Integrated nutrient management

The next challenge is to extend the principles of integration established in integrated pest management to other subsystems of agriculture: to nutrient conservation, and to the management of soil, water, and other natural resources, such as rangeland.

African soils are eroding and losing nutrients fast. The losses of nitrogen per hectare often exceed the amounts a prosperous western farmer would put on his land each year. The losses far exceed the replenishment African farmers can afford. They pay some of the highest fertilizer prices in the world—whether in US dollars or grain equivalents (Mwangi, 1997). Prices in western Kenya are $400/ton of urea, in contrast to $90/ton in Europe (Sanchez, 2002). On average— and many use none at all—African farmers use fertilizer at only 10 kg/ha, whereas European farmers use over 200 kg/ha. This means that Africans must make as much use as possible of organic sources of nutrients, and apply them in an integrated fashion with inorganic fertilizers.

One route is through highly integrated crop/ livestock systems, where soil structure and nutrients benefit both from livestock manure and the nitrogen-fixing capacity of forage crops. Careful ecological management of crop/livestock systems can create virtuous circles: 'Cowpea thus feeds people and animals directly while also yielding more milk and meat, better soils through nitrogen fixation, high quality manure, which, used as fertilizer, further improves soil fertility and increase yields' (International Livestock Research Institute, 1999a). Forages identified by the International Livestock Research Institute for intercropping have led to wheat-yield increases of 30-100% and up to 300% increases in fodder protein while fixing 55155 kg N/ha (International Livestock Research Institute, 1999b).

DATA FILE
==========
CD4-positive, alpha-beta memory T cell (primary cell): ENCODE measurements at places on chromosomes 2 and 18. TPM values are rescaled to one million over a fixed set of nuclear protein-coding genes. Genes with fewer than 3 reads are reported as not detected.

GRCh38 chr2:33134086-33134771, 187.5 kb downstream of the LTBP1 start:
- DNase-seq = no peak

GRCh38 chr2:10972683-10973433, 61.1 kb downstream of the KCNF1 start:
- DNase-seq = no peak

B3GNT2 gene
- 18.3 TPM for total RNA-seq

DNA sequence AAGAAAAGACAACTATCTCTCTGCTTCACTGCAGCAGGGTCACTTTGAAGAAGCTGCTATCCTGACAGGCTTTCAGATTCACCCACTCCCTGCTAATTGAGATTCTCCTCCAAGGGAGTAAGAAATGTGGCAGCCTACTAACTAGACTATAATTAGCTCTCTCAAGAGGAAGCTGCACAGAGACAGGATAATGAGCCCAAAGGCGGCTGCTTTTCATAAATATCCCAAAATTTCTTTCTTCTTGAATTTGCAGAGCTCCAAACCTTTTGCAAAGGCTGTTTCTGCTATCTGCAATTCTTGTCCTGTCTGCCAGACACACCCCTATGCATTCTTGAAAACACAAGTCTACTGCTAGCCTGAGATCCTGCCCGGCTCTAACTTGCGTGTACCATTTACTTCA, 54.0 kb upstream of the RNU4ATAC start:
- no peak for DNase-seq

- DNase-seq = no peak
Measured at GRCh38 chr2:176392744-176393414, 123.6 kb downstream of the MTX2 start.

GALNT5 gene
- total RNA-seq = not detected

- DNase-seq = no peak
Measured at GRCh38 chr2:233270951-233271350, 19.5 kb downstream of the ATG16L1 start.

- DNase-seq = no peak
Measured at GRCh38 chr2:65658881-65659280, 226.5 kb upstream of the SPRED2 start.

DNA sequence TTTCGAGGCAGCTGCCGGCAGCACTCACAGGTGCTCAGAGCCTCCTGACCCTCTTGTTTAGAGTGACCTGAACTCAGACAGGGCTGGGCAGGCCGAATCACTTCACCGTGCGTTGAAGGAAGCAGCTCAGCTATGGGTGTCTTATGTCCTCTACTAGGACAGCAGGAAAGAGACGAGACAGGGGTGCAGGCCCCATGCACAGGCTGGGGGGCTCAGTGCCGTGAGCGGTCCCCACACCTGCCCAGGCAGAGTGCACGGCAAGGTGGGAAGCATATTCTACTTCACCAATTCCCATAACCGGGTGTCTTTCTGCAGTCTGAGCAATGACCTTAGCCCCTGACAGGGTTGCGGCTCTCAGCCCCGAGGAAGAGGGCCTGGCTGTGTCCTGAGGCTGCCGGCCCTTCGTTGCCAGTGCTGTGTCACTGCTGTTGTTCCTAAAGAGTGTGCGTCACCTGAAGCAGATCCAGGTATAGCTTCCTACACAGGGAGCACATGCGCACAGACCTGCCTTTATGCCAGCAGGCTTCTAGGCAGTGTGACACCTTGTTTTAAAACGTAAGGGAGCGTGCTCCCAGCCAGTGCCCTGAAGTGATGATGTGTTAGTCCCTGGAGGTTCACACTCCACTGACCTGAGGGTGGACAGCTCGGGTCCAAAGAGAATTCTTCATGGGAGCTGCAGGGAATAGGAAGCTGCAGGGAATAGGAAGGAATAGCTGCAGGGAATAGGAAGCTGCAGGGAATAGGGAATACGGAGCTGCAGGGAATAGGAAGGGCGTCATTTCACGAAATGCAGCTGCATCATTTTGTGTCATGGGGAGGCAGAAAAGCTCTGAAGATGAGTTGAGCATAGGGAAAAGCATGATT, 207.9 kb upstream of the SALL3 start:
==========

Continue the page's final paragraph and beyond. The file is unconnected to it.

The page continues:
Often such forages are legumes, whose nitrogen-fixing capacity is the key to improving soil fertility (the Romans used lupins for this purpose). There are numerous examples of mixed cropping systems, sometimes based on tree legumes, sometimes on legumes grown as cash crops. A recent, highly productive system involves growing groundnuts and maize, alternating two rows of each. Yields of the maize can be over 5t/ha whereas ground nuts achieve 1 t/ha or more (Langat et al., 2000). Sometimes, as in the case of the legume Desmodium intercropped with maize, there can be a double benefit since the Desmodium helps to destroy Striga (Hassanali et al., 2006).

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